Once Again, Zero Tolerance for Corporal Punishment

NOTE: While the research is compelling that there is no safe or effective kind of spanking/corporal punishment, that isn’t necessary for grown humans to reject hitting children. There is a better and more compelling argument based on basic human dignity and kindness. There is also a strong case to be made that if grown men should not hit grown women (seemingly an obvious stance) because of the inequity of power between genders, no adult should hit a child. Ever. Period.

Here’s What Getting Spanked as a Kid Did to Your Personality, According to Science, Jordyn Taylor

If you got spanked as a kid, it probably didn’t do you any good. In fact, it may have made your behavior even worse, new research suggests.

The more kids get spanked, the more likely they are to “defy their parents and to experience increased anti-social behavior, aggression, mental health problems and cognitive difficulties,”according to experts at the University of Texas at Austin and the University of Michigan.

Their study, published in the Journal of Family Psychology, analyzed five decades of spanking research representing around 160,000 children, according to a news release.

Risks of Harm from Spanking Confirmed by Analysis of Five Decades of Research

“Our analysis focuses on what most Americans would recognize as spanking and not on potentially abusive behaviors,” says Elizabeth Gershoff, an associate professor of human development and family sciences at The University of Texas at Austin. “We found that spanking was associated with unintended detrimental outcomes and was not associated with more immediate or long-term compliance, which are parents’ intended outcomes when they discipline their children.”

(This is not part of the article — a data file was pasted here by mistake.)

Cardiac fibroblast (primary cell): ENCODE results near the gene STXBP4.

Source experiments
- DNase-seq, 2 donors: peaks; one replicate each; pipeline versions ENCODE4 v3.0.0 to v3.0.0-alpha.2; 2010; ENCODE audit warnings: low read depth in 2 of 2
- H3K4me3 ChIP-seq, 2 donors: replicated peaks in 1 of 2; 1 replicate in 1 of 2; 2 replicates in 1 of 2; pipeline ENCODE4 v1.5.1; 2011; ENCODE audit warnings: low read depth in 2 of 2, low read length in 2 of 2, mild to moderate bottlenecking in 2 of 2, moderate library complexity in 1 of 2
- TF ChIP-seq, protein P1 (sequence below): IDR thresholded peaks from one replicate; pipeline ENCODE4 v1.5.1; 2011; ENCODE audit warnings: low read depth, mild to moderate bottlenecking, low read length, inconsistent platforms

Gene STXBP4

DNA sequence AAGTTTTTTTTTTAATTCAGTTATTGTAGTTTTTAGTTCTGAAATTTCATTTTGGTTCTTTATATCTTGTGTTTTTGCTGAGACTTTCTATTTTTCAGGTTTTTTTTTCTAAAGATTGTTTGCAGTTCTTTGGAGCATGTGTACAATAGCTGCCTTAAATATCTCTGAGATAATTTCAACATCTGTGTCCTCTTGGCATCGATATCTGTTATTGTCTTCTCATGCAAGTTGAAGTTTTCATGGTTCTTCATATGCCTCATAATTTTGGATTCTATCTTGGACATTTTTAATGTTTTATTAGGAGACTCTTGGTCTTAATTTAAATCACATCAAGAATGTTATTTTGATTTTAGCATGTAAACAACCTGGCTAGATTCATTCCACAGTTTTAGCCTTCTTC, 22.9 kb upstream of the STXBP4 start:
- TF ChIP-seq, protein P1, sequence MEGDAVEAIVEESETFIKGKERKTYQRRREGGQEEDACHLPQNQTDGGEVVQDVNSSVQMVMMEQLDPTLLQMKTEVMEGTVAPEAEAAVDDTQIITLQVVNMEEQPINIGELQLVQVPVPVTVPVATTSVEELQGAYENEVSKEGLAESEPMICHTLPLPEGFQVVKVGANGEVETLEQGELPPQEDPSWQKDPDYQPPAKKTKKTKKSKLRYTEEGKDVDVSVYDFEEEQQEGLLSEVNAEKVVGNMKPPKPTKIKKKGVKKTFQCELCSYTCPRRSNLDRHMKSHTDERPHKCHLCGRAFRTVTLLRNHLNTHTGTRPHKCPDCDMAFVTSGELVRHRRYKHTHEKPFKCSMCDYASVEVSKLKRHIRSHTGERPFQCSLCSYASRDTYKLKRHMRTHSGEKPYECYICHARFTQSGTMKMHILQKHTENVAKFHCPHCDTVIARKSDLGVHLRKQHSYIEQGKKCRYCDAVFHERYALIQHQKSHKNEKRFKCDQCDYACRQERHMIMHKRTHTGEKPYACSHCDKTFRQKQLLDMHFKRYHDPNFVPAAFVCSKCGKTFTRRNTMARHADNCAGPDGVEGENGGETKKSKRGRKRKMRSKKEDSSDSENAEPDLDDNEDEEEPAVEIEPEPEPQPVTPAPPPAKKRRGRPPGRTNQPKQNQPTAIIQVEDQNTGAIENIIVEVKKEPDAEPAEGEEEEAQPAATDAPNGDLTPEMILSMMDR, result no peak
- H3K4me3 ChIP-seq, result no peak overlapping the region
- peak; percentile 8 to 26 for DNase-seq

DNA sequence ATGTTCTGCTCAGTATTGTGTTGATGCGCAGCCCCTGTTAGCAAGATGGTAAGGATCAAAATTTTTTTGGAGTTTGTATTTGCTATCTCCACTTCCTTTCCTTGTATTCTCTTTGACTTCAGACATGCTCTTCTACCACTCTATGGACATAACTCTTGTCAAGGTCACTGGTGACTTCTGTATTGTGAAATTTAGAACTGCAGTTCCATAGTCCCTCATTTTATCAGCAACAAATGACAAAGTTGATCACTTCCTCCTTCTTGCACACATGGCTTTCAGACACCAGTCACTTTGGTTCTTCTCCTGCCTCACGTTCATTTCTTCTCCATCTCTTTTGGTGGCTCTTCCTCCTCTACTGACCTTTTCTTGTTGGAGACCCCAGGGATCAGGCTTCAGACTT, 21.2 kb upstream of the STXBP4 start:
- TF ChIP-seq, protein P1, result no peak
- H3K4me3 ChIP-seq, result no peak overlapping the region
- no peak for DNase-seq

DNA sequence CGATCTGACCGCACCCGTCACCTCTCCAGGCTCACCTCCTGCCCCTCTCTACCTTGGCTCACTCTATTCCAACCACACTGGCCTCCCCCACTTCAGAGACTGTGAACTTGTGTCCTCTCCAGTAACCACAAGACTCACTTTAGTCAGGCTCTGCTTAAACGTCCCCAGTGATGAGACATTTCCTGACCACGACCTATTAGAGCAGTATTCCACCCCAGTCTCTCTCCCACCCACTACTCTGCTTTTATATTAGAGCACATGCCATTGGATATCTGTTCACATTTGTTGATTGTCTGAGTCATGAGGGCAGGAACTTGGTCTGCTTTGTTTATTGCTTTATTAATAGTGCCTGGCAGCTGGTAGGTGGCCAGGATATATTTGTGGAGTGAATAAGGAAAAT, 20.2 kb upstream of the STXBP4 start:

Spanking and Child Outcomes: Old Controversies and New Meta-Analyses, Gershoff, Elizabeth T.; Grogan-Kaylor, Andrew

Whether spanking is helpful or harmful to children continues to be the source of considerable debate among both researchers and the public. This article addresses 2 persistent issues, namely whether effect sizes for spanking are distinct from those for physical abuse, and whether effect sizes for spanking are robust to study design differences. Meta-analyses focused specifically on spanking were conducted on a total of 111 unique effect sizes representing 160,927 children. Thirteen of 17 mean effect sizes were significantly different from zero and all indicated a link between spanking and increased risk for detrimental child outcomes. Effect sizes did not substantially differ between spanking and physical abuse or by study design characteristics. (PsycINFO Database Record (c) 2016 APA, all rights reserved)

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Follow Dr. Stacey Patton on Twitter and Facebook; and see Spare the Kids.

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